The Supreme Court just showed why abortion bills have surged in statehouses this year

Abortion rights proponents put up a sign spelling out the word abortion in front of the South Carolina statehouse
Abortion rights proponents put up a sign in front of the South Carolina statehouse to protest a near-total abortion ban. The proposal was signed into law in February, then was put on pause by the courts.
(Jeffrey Collins/AP)

The question that has kept activists on both sides of the abortion debate guessing for months has finally been answered: The Supreme Court said Monday it will consider a case that could lead to a significant rollback of the Roe vs. Wade decision.

The announcement comes as conservative state lawmakers are making a sweeping push to advance new abortion restrictions. That’s no coincidence — the action in state capitols across the country is directly shaped by the signals sent from the high court.

Here’s what you need to know about the political landscape on abortion and the potential for major upheaval in the coming months.


A more conservative Supreme Court will weigh a woman’s right to choose abortion.

May 17, 2021

What just happened?

The nation’s top court said Monday it will hear arguments on a Mississippi measure that would ban nearly all abortions after 15 weeks. The justices will consider whether “all pre-viability prohibitions on elective abortions are unconstitutional.”

The question goes to a major tenet of abortion jurisprudence. In the landmark 1973 Roe vs. Wade decision, the court said states could restrict the procedure once the fetus could survive outside the womb, considered to be the third trimester. The viability standard was affirmed in 1992 with the Casey vs. Planned Parenthood decision.

On that basis, lower courts had blocked many of the sweeping abortion bans passed by Republican-led states in recent years. If the Supreme Court upholds the Mississippi law, which was passed in 2018, it could lead to states effectively banning the procedure earlier and earlier — narrowing the timeframe in which women could legally get an abortion.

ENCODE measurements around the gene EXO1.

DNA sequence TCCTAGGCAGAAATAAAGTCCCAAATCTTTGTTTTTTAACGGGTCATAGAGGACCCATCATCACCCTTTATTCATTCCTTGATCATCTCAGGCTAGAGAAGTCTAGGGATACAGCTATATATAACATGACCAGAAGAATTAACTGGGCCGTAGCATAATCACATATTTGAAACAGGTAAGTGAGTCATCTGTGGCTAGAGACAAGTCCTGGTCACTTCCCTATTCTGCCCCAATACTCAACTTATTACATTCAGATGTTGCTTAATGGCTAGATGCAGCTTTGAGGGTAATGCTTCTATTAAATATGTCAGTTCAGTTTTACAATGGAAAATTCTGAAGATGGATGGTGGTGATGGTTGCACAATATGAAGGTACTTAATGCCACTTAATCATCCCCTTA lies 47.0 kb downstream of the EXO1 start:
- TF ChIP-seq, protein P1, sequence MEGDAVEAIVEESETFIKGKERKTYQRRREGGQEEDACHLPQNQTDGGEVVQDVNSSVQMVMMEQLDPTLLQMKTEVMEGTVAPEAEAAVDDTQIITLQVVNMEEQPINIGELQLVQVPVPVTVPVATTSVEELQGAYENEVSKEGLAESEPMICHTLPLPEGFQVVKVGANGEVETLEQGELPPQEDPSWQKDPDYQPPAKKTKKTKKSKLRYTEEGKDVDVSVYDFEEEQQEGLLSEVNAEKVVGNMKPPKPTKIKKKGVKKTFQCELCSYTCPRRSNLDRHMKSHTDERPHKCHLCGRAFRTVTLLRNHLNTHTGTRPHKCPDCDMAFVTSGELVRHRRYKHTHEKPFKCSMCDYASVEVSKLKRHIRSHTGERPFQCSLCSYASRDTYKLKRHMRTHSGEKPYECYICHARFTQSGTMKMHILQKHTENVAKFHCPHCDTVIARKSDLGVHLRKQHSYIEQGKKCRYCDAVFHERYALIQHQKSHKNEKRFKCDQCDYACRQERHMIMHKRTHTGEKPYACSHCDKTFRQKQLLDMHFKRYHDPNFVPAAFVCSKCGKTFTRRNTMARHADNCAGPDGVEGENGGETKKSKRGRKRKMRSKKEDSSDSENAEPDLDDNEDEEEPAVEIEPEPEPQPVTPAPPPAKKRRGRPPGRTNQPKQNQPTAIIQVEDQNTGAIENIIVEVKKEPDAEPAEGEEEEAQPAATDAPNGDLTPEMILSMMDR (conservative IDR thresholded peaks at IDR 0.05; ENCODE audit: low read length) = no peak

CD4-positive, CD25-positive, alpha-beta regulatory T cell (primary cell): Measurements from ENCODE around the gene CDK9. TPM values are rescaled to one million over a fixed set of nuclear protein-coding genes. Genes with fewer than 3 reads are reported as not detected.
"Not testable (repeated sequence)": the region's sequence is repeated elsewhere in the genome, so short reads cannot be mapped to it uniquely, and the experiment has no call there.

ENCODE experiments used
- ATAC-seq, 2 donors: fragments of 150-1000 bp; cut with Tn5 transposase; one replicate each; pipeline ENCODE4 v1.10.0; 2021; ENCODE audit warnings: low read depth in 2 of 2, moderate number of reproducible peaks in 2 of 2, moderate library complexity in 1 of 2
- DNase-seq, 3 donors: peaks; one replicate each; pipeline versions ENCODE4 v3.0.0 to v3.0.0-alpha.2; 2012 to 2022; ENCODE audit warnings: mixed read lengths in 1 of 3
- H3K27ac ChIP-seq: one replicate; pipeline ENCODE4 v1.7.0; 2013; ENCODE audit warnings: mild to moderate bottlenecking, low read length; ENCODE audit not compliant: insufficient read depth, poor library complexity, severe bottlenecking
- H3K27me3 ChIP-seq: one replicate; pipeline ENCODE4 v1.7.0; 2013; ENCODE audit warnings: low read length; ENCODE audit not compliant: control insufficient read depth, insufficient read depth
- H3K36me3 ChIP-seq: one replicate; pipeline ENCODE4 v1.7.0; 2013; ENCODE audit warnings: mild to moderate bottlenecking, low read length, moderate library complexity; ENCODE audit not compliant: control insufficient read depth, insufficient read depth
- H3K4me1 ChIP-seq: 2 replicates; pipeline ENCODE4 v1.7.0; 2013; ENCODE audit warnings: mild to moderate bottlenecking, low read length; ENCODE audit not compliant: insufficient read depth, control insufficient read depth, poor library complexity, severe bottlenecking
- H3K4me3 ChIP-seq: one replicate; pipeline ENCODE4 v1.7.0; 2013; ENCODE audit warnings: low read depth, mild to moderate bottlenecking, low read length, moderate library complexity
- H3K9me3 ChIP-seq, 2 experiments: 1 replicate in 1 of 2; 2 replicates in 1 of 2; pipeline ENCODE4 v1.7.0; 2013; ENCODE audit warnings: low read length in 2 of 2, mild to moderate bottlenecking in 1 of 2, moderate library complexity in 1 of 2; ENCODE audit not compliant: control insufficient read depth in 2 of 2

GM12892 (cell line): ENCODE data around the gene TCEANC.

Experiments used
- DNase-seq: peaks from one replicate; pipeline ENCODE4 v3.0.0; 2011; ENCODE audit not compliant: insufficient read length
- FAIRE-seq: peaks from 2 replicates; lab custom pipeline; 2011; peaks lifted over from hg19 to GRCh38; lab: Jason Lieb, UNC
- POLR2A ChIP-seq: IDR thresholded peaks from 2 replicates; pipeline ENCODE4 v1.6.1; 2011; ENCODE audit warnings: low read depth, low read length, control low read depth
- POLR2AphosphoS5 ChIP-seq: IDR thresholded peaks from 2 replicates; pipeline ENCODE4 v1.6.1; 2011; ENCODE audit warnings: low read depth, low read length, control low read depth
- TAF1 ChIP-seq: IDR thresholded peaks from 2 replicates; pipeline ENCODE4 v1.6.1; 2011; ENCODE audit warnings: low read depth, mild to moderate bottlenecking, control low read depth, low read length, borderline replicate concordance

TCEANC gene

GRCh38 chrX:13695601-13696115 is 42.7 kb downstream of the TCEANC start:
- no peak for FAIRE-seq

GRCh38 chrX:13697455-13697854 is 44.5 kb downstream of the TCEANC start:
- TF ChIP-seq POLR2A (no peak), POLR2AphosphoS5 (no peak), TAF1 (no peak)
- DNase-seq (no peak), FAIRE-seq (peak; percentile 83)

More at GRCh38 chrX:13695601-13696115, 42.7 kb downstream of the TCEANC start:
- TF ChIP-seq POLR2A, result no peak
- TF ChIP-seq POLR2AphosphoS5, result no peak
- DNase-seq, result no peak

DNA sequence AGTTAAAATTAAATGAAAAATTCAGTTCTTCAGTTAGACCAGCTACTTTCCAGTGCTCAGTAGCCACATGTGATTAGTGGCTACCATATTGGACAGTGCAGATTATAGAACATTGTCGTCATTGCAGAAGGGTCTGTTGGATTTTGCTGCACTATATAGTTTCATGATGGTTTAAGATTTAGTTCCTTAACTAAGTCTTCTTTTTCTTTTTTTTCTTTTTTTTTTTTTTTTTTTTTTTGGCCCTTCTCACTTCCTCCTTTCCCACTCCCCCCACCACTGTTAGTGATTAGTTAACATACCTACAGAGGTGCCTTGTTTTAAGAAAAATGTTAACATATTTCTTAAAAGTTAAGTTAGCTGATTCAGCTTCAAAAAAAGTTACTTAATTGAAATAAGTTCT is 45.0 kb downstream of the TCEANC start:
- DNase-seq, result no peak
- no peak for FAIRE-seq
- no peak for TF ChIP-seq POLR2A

The justices took an unusually long time to decide whether they would hear the case, leading both sides to wonder how eager they were to make a major ruling on a politically volatile issue.

How are activists reacting?

Abortion opponents, as expected, cheered the news. They have pointed to advances in technology that have reframed the debate around viability, moving the threshold when babies can survive outside the womb earlier.

“This is a landmark opportunity for the Supreme Court to recognize the right of states to protect unborn children from the horrors of painful late-term abortions. ...It is time for the Supreme Court to catch up to scientific reality and the resulting consensus of the American people as expressed in elections and policy,” said Marjorie Dannenfelser, president of Susan B. Anthony List, which opposes abortion.


Advocates for abortion rights, meanwhile, sounded the alarm that, even if the Mississippi case does not lead directly to the overturn of Roe, it could have major reverberations on access to the procedure across the country.

“Whether the Court rules in favor of [Mississippi] or not, they’re normalizing narrowing the aperture, placing more people who need abortion further from service,” said Ilyse Hogue, president of NARAL, on Twitter. “They have always understood, sometimes better than people who support Roe, that a right without access is not a right at all.”

Over 500 bills to limit abortion have been introduced in state legislatures this year as antiabortion lawmakers see opportunity in the Supreme Court.